CATHOLIC HERALD ‘TRUE OR FALSE’ QUIZ WILL BE PUBLISHED ABOVE THIS POST ON 23 DECEMBER
How do we achieve a just and fair society? Throughout our lifetimes we have witnessed a political pendulum – swinging backwards and forwards between left and right. And almost every week we see proposals from the Government and the Opposition which we want to assess in terms of social justice. A recent example was the removal of tax credits before the benefits of higher minimum wages. Another was denying tax relief on mortgages being used for buy-to-let houses. Is there a way of assessing such judgments?
The philosopher, John Rawls (1921- 2002), described a methodology called the ‘veil of ignorance’. Rawls was an Episcopalian, and he is regarded as one of the great moral philosophers of our time. He proposed a theoretical group of law makers who were given the task of reviewing social laws. The common characteristic of the group members is that, at the time they make their decisions, they are ignorant of the position they themselves will be taking up in the revised society. A successful entrepreneur might favour lower top rates of taxation, while those in the poorest circumstances might judge that they would benefit from higher rates made available to relieve their poverty. To avoid such partialities, the lawmakers do not know what in fact their social status, their wealth, their intelligence, their health, their religious belief etc will turn out to be. Thus, they will have a direct motivation to legislate for justice and fairness for all.
So our first consideration of Rawls might lead us to legislating for a society of radical equality. But would that lead to the Marxist cry: from each one according to his ability, to each one according to his need? Or would it take into account the general benefits of a competitive society, albeit nuanced to protect the vulnerable classes? Perhaps the legislation would focus on the greatest good for the greatest number, thus following the utilitarian theory of moral philosophy.
Of course the group behind the ‘veil of ignorance’ is hypothetical. Rawls is not proposing that the group should actually be set up, let alone expecting its members to be placed in a random position in their revised society – by way, presumably, of drawing lots. But we should consider it as a gauge to check whether we judge the proposal to be fair. What would such a group, should it exist, say about accepting refugee immigrants – if it is possible that refugee status is the short straw they may personally pick?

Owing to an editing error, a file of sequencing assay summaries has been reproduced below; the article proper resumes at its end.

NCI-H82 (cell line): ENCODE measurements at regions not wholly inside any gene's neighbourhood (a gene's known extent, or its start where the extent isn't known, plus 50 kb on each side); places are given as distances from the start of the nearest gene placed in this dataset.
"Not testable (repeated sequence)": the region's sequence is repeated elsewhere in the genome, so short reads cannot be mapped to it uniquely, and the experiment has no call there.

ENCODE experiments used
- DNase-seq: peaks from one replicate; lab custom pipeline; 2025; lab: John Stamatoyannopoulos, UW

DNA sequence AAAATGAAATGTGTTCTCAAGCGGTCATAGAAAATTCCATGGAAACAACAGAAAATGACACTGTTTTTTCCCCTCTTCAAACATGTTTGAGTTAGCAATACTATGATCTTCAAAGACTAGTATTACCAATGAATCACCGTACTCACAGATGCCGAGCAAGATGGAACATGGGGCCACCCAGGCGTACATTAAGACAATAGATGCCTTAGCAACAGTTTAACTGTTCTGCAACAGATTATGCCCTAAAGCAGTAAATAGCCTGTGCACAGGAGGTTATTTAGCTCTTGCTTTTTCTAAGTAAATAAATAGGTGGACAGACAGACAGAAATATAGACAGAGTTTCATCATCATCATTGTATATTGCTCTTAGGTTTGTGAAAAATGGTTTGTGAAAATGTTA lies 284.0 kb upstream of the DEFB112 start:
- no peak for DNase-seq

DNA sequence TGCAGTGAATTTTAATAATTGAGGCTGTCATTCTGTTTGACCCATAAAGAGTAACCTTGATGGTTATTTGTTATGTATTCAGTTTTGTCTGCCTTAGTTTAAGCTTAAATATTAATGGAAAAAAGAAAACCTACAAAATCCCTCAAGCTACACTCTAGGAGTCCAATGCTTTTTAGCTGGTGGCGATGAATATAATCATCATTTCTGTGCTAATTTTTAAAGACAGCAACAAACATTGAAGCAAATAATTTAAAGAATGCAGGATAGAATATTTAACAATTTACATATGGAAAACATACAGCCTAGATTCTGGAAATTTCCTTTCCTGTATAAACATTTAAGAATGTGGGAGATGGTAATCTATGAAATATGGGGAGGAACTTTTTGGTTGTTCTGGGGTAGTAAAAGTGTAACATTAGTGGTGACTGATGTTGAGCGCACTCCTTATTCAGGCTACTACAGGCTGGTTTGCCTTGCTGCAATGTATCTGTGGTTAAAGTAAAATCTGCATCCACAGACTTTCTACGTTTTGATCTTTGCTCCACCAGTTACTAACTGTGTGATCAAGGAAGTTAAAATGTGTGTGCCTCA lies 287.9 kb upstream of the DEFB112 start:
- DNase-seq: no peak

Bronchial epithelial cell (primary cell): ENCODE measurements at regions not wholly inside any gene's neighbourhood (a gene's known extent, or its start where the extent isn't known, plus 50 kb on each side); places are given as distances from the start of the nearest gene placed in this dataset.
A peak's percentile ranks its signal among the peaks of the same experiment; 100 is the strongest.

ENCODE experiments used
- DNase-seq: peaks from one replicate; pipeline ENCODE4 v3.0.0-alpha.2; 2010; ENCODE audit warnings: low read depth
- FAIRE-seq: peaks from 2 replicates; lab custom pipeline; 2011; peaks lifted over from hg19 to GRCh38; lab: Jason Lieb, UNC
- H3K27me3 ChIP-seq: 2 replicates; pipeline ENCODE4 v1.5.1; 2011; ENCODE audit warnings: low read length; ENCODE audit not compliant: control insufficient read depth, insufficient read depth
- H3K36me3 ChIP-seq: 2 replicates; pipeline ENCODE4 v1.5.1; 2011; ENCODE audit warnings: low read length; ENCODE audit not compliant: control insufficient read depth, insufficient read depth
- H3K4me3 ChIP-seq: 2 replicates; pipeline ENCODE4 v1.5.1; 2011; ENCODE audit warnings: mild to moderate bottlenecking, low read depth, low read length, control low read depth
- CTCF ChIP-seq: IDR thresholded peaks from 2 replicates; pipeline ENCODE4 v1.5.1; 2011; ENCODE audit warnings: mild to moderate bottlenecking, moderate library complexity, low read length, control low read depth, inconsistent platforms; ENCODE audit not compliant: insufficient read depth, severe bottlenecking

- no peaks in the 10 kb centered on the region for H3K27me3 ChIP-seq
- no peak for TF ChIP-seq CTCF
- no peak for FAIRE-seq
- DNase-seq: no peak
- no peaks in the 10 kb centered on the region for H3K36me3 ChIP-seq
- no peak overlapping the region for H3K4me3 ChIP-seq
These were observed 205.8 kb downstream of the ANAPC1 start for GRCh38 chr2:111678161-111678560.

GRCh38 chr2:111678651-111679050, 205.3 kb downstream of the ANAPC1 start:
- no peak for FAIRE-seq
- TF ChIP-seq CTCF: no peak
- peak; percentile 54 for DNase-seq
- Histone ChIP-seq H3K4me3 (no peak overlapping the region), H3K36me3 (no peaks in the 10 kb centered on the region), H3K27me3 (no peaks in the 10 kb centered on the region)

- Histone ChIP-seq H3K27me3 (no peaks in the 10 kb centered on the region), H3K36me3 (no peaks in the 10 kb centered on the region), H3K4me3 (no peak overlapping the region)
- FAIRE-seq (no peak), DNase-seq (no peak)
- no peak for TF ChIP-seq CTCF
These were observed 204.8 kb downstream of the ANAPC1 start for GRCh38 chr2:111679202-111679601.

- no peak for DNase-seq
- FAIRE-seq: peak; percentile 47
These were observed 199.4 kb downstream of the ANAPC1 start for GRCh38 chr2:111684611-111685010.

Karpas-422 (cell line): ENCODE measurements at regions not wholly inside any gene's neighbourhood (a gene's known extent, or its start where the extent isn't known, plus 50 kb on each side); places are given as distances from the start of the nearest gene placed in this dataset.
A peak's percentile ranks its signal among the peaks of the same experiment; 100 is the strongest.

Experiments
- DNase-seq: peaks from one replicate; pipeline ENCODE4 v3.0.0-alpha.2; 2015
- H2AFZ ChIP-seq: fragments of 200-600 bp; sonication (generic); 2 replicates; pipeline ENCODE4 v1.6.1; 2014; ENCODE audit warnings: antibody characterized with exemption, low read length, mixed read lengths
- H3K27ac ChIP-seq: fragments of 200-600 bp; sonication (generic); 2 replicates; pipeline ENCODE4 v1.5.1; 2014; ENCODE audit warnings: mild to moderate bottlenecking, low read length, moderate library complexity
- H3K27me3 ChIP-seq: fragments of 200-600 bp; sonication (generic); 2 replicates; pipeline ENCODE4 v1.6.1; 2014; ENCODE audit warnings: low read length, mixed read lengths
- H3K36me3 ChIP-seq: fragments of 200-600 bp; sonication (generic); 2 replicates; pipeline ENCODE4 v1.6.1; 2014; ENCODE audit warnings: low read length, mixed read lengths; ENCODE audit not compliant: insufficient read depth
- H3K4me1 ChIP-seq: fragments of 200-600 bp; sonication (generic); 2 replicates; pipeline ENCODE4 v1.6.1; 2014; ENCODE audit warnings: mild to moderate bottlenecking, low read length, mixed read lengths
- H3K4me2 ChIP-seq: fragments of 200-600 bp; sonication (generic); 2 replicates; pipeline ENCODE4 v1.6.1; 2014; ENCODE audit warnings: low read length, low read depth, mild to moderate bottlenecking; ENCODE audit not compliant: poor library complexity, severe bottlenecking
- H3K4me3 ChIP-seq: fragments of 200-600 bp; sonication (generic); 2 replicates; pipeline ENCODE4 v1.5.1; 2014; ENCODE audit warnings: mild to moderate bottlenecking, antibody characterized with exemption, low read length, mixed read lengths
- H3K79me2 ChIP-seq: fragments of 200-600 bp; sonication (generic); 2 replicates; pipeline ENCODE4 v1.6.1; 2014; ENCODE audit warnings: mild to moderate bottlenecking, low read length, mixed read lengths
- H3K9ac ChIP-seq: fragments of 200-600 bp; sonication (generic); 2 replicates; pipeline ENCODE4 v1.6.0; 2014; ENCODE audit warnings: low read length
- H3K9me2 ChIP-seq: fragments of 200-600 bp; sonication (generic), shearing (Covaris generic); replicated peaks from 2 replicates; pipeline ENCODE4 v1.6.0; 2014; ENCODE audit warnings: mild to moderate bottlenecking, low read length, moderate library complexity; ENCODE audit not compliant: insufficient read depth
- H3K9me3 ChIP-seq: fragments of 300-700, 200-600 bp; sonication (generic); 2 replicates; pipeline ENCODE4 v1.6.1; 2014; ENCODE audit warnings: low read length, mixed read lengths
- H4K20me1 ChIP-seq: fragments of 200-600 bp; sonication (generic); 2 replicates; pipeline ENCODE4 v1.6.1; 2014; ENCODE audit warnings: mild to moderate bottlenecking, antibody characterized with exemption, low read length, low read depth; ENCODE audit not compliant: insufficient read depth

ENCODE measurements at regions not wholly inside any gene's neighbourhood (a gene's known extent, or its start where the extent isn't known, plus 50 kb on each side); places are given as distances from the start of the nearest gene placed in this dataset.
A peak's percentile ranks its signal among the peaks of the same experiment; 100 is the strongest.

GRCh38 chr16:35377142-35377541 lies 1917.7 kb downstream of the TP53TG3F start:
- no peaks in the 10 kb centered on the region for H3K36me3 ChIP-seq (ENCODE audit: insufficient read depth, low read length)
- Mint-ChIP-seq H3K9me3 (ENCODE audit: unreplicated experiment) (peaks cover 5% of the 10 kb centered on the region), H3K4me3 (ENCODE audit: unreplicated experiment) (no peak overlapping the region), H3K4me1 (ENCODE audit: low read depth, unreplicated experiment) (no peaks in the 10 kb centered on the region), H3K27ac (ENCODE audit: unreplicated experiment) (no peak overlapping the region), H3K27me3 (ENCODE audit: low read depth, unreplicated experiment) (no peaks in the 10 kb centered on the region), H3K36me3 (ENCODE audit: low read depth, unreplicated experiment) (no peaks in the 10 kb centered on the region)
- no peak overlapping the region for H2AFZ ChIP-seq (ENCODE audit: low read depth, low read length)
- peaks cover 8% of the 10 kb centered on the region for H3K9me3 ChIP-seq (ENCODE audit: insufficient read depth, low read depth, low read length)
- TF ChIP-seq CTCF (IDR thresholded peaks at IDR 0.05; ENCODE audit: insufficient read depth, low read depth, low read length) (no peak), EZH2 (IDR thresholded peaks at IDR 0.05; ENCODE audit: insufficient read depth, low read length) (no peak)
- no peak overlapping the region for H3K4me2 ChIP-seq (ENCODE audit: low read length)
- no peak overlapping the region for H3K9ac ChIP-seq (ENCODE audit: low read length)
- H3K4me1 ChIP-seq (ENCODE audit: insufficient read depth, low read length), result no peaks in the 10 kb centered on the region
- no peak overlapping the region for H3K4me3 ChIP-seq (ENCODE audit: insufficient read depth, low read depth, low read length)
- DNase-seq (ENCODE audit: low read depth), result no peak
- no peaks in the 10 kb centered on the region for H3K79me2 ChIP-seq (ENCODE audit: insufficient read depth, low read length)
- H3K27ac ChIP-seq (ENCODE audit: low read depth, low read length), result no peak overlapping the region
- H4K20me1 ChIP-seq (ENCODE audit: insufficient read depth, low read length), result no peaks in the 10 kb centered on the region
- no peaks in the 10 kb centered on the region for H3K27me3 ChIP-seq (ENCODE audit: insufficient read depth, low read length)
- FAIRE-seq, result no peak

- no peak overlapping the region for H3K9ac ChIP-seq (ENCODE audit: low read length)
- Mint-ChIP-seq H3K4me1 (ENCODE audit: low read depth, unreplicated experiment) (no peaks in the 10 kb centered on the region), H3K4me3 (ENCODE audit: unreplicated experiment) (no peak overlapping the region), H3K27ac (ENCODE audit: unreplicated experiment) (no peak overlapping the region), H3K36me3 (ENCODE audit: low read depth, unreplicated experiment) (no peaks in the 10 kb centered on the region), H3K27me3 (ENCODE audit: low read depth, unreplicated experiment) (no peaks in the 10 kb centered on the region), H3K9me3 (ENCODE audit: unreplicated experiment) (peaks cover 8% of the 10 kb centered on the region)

There is another point which we might want to consider. We are quite good at forming opinions about different conditions in society from outside. But this I see as a two-dimensional approach. The three-dimensional approach requires us to use our imagination to look at a situation from the point of view of those we consider. Thus, if I am to be a Syrian refugee, I must imagine what it is to have escaped from a terrible situation, travelled with my young children over several borders, coped with cold, heat, hunger and thirst over many weeks, and am now attempting to cross the last border which would open a new life to all of us. Would that exercise help us to make a fairer decision? But we would also have to imagine being a resident in the destination country who cannot get a child into a good school because places are taken up by immigrants. For we might turn out to be refugee or existent resident.
But Rawls’s ‘veil of ignorance’ requires us to do that exercise. Our decisions cannot be restricted to bleak logic, they must incorporate the richness of subjective feelings. And here, of course, we link with the Christian requirement to love our neighbour as ourselves. This does not asks us to provide the kind of charity we ourselves need or would like to have. But it does ask us to look at the unique needs and wishes of our neighbours, and to respond in love to those. To do that, we must put ourselves emotionally in the place of our neighbour. It might seem strange to take from a dry philosopher a deeper understanding of Christian charity. But I am happy to do that.
Tell us whether you think that Rawls’s ideas are valuable, or, perhaps, you can think of better ways to provide social justice. May be he has missed an important counter argument. Test your ideas with examples. Are his ideas really related to the Christian imperative, or is that just a conceit of mine? What changes in our own society might be introduced as a result of Rawlsian thinking?